Looking back I think I would have benefited from a couple of weeks helping out my community straight after my GCSEs. That period between school and sixth form was a long summer, I tried to get a job but unemployment in my region was high. A new Tesco opened up offering 300 jobs, however over 2,000 people applied - as a kid straight from school (with excellent grades and therefore unlikely to hang around for a long time) I didn't feel that I stood much chance - and didn't even get an interview. (I'd like to highlight here that it has always been hard for young people to get onto the employment ladder so to speak - not a recent phenomenon post coalition). I think if I had spent 2 - 4 weeks of that summer helping my community then it would have benefited me as a person as well as my community. That said, the only work I did whilst at University (and at home during the breaks) was charity work - I couldn't find paying jobs easily so wanted to help people while I had the free time. I know not everyone would like that.
So, I think it would have been good for me, but compulsory? Well, I think that if it were optional the first to opt out would be those the Government had aimed it at in the first place as such I feel it should be all or nothing. This then feels very illiberal - but surely teenagers have been forced to stay in school for this period - many against their will, so why should this be different? I get that the obvious personal benefit is less apparent then learning but still. So what would it take for me to potentially support it fully?
- Firstly, I could never support any forced military service.
- There would need to be choice. Rather than forcing a particular activity on a person they should have a range to chose from that they would prefer.
- The time period to be fairly short - two weeks would be fine I think.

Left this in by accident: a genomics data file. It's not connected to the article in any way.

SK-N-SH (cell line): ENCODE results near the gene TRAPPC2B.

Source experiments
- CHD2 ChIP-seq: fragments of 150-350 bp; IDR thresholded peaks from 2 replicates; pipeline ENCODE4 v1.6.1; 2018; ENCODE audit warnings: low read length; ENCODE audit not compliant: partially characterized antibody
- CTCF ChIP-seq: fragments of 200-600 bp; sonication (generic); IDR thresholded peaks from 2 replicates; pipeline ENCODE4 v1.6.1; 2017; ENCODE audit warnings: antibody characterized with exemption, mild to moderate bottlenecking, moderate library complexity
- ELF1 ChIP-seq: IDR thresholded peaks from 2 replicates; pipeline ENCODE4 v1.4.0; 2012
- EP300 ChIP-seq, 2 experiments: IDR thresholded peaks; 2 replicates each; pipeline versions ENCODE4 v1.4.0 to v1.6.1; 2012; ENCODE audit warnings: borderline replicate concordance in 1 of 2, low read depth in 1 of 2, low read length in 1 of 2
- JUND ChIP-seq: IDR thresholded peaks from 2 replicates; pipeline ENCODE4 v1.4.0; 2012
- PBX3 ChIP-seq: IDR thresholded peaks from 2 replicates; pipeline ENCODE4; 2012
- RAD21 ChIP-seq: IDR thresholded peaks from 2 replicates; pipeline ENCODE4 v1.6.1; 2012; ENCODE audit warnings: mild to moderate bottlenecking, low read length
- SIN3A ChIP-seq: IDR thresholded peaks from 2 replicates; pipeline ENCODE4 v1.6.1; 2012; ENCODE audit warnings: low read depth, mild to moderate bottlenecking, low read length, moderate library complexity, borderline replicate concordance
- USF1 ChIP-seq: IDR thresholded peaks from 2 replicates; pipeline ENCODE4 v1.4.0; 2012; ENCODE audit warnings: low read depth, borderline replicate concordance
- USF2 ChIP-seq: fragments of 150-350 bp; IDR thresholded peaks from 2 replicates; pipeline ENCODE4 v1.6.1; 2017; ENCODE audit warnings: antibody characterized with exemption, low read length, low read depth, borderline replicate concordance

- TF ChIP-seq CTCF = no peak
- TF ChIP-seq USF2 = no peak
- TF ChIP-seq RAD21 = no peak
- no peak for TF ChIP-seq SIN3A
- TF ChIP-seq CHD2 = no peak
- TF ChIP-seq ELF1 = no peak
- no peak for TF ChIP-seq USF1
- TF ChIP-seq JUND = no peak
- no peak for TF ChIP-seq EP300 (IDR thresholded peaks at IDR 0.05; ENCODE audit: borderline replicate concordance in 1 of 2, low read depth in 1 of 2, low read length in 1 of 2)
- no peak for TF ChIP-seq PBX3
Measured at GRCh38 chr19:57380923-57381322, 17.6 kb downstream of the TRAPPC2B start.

- The activities shouldn't be perceived as punishments - not just tasks that people don't want to do and as such the council want cheep labour, but tasks that can genuinely benefit the community.
- If you paid them (even a token amount) it would probably boost their self esteem and rather than just doing it for the fuzzy warm feeling they would have another reason to think it may be worth it.
However, there would be numerous problems. Firstly, I could see it being hellishly difficult to administer. One would expect (for a programme as per my suggestions above) that schools would be the best place for it. However that would be costly still. Also my school was terrible at assisting with finding us work experience, so much so that I spent my second week in school. Fortunately as a good pupil I was allowed to spend my time in the music room (where I spent my break and lunch periods normally), working on my coursework, helping the teacher's by marking younger student's work and since it was the week before Christmas watching Shrek and also rehearsing for the school performance (which took up the whole Monday). The others who had to return to school didn't have such an enjoyable week by all accounts.
I also feel it would be impossible to enforce. Kids play truant from school, this would be easier if they didn't want to do it. Keeping track of who has completed it would be a bureaucratic nightmare.
Would it be worth the hassle? Possibly. Would it be cost effective and therefore could we afford it (given the current climate)? Probably not. Do I support it? In principle maybe, in reality, I probably wouldn't. If it is introduced and then ends up being like national service I know I wouldn't. I have the image of it being introduced and treated almost as a punishment for the child reaching a particular age rather than as a chance for them to develop in a mutually beneficial way. If it does come in, I'll have a look at what they propose and make my mind up then - which maybe I should have just stuck to all along!